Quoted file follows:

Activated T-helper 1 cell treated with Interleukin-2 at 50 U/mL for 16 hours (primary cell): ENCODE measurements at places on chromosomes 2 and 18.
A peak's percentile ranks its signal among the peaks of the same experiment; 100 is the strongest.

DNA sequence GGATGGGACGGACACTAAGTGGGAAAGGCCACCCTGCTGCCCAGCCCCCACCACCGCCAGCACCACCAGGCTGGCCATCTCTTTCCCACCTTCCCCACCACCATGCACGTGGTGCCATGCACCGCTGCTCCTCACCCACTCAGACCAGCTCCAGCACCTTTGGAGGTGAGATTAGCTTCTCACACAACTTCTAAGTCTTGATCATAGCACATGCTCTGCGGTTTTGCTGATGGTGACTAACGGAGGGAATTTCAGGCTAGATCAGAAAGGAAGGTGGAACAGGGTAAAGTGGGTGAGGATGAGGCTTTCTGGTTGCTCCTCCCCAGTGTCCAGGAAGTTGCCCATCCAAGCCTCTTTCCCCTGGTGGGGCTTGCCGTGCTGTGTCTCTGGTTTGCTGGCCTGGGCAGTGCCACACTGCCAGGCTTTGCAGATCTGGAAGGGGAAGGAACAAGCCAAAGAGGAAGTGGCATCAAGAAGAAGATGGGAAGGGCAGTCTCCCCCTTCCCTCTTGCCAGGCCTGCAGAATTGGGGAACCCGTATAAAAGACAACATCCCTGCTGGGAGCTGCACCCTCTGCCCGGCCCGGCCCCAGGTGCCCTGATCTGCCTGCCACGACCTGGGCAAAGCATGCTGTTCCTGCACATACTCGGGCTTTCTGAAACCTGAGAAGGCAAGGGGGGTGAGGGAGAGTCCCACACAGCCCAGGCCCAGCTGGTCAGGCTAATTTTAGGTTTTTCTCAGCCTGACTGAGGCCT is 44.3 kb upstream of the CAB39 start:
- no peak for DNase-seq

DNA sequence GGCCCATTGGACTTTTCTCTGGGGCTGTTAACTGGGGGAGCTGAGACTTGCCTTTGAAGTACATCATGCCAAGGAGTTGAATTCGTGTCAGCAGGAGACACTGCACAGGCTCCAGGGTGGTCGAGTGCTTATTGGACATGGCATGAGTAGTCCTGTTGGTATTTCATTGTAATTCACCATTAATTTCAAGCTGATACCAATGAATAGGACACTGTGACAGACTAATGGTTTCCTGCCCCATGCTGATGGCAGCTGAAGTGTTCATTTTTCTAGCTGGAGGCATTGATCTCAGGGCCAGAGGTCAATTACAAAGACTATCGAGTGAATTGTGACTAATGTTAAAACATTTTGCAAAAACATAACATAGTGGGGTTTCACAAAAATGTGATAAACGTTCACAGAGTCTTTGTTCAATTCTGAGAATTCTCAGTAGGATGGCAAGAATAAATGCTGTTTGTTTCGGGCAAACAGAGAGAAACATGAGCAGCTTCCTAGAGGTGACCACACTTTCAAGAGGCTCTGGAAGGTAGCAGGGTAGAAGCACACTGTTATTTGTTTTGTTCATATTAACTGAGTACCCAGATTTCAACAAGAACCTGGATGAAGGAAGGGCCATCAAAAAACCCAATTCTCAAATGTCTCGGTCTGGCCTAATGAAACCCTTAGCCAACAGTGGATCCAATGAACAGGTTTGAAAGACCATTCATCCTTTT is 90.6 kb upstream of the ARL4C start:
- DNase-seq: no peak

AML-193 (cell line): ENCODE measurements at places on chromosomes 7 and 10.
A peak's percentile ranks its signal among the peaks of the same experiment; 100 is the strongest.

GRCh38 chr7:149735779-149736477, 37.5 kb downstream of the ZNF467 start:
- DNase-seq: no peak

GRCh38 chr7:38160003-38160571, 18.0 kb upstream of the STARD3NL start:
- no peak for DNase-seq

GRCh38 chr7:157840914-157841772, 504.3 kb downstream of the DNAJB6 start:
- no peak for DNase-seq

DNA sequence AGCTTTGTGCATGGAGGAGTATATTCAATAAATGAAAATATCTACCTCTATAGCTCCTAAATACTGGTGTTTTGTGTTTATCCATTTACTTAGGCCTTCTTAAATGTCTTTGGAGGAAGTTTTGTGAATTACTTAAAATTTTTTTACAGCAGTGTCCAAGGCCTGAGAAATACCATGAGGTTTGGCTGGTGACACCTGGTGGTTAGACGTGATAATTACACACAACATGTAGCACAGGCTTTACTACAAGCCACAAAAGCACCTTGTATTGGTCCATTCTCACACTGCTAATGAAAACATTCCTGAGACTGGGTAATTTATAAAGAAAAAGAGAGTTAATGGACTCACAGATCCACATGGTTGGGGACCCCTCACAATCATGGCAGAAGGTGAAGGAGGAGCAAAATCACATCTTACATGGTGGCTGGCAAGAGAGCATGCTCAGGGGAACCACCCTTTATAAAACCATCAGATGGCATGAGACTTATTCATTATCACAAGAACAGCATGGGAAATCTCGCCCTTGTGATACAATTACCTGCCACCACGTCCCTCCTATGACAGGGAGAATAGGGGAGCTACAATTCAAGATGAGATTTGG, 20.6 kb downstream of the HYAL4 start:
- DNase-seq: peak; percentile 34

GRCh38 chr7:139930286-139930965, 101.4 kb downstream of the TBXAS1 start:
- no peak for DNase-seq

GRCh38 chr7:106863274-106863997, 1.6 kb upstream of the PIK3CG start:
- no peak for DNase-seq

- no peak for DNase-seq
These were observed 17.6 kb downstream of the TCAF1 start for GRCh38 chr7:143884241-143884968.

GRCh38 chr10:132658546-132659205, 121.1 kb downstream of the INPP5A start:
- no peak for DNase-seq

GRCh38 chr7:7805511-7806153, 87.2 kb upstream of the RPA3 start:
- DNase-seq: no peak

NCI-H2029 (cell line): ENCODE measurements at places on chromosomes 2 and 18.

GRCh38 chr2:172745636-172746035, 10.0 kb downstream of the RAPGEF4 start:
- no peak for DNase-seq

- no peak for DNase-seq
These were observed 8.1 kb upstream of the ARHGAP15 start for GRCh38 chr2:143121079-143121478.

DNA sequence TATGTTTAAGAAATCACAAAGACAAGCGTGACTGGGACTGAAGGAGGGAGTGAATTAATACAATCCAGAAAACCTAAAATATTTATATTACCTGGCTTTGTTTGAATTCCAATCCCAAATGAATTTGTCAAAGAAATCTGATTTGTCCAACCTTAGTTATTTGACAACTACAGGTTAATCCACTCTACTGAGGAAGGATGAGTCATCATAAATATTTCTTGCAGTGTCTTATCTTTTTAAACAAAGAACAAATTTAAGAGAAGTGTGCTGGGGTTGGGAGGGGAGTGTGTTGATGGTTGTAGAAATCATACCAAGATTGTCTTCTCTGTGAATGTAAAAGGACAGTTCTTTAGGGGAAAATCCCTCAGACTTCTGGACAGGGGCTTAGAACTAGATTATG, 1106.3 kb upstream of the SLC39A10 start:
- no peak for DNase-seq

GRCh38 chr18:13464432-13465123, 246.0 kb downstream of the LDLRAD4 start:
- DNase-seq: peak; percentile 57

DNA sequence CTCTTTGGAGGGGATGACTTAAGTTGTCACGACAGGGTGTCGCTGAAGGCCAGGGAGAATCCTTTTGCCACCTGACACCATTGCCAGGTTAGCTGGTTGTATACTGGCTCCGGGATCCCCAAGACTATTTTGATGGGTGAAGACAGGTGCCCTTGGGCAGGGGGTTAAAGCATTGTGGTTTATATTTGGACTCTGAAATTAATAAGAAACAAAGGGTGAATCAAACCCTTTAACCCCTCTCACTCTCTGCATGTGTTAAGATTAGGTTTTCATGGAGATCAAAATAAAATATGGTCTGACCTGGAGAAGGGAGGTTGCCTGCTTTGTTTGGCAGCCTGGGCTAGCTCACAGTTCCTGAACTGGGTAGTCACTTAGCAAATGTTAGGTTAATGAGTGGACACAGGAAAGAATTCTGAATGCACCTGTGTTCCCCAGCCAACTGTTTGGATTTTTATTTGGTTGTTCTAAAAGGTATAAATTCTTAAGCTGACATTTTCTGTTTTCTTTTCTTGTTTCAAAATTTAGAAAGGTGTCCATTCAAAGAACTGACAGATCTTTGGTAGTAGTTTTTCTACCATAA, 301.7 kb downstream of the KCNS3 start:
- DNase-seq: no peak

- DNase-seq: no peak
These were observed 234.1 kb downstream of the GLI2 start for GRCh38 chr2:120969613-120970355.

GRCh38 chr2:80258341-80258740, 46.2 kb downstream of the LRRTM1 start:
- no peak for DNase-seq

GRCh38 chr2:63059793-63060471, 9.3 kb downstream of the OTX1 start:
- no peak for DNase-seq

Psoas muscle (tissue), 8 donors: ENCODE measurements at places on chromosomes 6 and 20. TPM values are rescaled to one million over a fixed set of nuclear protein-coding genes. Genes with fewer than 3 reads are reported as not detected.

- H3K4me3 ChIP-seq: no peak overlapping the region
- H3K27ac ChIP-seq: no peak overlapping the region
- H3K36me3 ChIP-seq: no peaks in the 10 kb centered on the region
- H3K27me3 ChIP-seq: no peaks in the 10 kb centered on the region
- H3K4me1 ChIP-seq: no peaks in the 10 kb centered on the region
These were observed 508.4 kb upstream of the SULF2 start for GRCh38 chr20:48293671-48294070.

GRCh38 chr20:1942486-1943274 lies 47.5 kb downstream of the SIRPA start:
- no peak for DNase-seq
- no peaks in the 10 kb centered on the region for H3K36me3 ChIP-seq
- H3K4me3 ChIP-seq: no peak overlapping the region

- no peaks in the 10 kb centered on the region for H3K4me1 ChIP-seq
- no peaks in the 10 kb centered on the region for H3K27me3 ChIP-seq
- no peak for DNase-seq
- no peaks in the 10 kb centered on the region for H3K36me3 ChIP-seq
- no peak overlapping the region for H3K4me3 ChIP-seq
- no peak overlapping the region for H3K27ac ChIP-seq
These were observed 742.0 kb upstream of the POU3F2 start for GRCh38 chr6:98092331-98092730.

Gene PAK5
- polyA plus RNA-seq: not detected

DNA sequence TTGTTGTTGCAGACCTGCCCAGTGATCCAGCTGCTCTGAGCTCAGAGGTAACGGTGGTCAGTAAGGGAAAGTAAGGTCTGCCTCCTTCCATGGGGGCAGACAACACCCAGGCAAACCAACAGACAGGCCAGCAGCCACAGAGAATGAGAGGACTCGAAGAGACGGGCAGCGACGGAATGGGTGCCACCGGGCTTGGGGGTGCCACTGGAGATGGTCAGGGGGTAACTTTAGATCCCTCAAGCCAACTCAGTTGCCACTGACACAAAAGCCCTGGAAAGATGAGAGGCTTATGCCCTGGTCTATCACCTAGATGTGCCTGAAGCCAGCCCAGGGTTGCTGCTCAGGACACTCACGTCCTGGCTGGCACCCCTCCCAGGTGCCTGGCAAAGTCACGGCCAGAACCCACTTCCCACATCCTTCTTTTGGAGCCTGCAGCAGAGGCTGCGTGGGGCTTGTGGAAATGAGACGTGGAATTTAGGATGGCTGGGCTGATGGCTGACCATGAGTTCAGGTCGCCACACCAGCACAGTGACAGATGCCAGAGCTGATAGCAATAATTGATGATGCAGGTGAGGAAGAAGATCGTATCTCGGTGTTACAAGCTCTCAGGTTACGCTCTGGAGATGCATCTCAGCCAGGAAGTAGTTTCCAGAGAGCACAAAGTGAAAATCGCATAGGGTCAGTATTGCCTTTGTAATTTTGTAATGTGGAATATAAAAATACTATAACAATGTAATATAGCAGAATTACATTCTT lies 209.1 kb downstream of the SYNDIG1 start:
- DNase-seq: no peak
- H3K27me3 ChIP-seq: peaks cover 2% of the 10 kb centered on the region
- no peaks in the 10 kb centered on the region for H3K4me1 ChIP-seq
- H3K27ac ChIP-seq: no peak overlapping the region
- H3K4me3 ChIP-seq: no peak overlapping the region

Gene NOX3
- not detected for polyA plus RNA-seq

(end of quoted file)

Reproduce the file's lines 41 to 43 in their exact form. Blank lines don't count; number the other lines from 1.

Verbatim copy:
- no peak for DNase-seq

GRCh38 chr2:63059793-63060471, 9.3 kb downstream of the OTX1 start:
- no peak for DNase-seq